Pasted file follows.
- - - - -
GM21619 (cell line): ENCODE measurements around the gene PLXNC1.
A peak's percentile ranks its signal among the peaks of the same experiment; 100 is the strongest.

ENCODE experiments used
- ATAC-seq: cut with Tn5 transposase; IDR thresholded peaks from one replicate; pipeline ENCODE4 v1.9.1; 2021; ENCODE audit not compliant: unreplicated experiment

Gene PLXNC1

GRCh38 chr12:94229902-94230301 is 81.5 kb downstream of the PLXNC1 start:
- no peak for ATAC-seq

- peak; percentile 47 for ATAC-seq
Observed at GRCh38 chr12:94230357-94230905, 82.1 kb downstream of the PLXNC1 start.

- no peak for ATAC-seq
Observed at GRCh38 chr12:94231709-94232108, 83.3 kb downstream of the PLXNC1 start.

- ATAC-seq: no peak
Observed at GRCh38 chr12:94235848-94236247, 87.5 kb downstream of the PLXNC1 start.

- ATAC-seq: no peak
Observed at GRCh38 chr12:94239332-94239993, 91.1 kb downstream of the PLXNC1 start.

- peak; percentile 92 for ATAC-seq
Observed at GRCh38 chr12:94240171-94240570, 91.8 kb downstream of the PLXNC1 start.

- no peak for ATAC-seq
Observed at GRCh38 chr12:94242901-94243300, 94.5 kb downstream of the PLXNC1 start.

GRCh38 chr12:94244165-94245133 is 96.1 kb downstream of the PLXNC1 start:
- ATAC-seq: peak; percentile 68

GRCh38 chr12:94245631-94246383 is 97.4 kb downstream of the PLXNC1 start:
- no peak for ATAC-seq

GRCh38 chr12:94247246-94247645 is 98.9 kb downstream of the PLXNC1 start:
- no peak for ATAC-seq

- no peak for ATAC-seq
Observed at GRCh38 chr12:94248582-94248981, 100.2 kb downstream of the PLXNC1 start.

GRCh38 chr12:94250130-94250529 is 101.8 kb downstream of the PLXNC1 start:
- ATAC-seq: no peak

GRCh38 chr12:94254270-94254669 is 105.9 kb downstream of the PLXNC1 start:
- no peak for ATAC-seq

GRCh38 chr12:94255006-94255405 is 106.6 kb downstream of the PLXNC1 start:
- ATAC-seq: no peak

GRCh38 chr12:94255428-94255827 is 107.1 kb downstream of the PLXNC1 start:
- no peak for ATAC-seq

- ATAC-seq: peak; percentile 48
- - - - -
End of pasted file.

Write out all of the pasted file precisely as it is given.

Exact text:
GM21619 (cell line): ENCODE measurements around the gene PLXNC1.
A peak's percentile ranks its signal among the peaks of the same experiment; 100 is the strongest.

ENCODE experiments used
- ATAC-seq: cut with Tn5 transposase; IDR thresholded peaks from one replicate; pipeline ENCODE4 v1.9.1; 2021; ENCODE audit not compliant: unreplicated experiment

Gene PLXNC1

GRCh38 chr12:94229902-94230301 is 81.5 kb downstream of the PLXNC1 start:
- no peak for ATAC-seq

- peak; percentile 47 for ATAC-seq
Observed at GRCh38 chr12:94230357-94230905, 82.1 kb downstream of the PLXNC1 start.

- no peak for ATAC-seq
Observed at GRCh38 chr12:94231709-94232108, 83.3 kb downstream of the PLXNC1 start.

- ATAC-seq: no peak
Observed at GRCh38 chr12:94235848-94236247, 87.5 kb downstream of the PLXNC1 start.

- ATAC-seq: no peak
Observed at GRCh38 chr12:94239332-94239993, 91.1 kb downstream of the PLXNC1 start.

- peak; percentile 92 for ATAC-seq
Observed at GRCh38 chr12:94240171-94240570, 91.8 kb downstream of the PLXNC1 start.

- no peak for ATAC-seq
Observed at GRCh38 chr12:94242901-94243300, 94.5 kb downstream of the PLXNC1 start.

GRCh38 chr12:94244165-94245133 is 96.1 kb downstream of the PLXNC1 start:
- ATAC-seq: peak; percentile 68

GRCh38 chr12:94245631-94246383 is 97.4 kb downstream of the PLXNC1 start:
- no peak for ATAC-seq

GRCh38 chr12:94247246-94247645 is 98.9 kb downstream of the PLXNC1 start:
- no peak for ATAC-seq

- no peak for ATAC-seq
Observed at GRCh38 chr12:94248582-94248981, 100.2 kb downstream of the PLXNC1 start.

GRCh38 chr12:94250130-94250529 is 101.8 kb downstream of the PLXNC1 start:
- ATAC-seq: no peak

GRCh38 chr12:94254270-94254669 is 105.9 kb downstream of the PLXNC1 start:
- no peak for ATAC-seq

GRCh38 chr12:94255006-94255405 is 106.6 kb downstream of the PLXNC1 start:
- ATAC-seq: no peak

GRCh38 chr12:94255428-94255827 is 107.1 kb downstream of the PLXNC1 start:
- no peak for ATAC-seq

- ATAC-seq: peak; percentile 48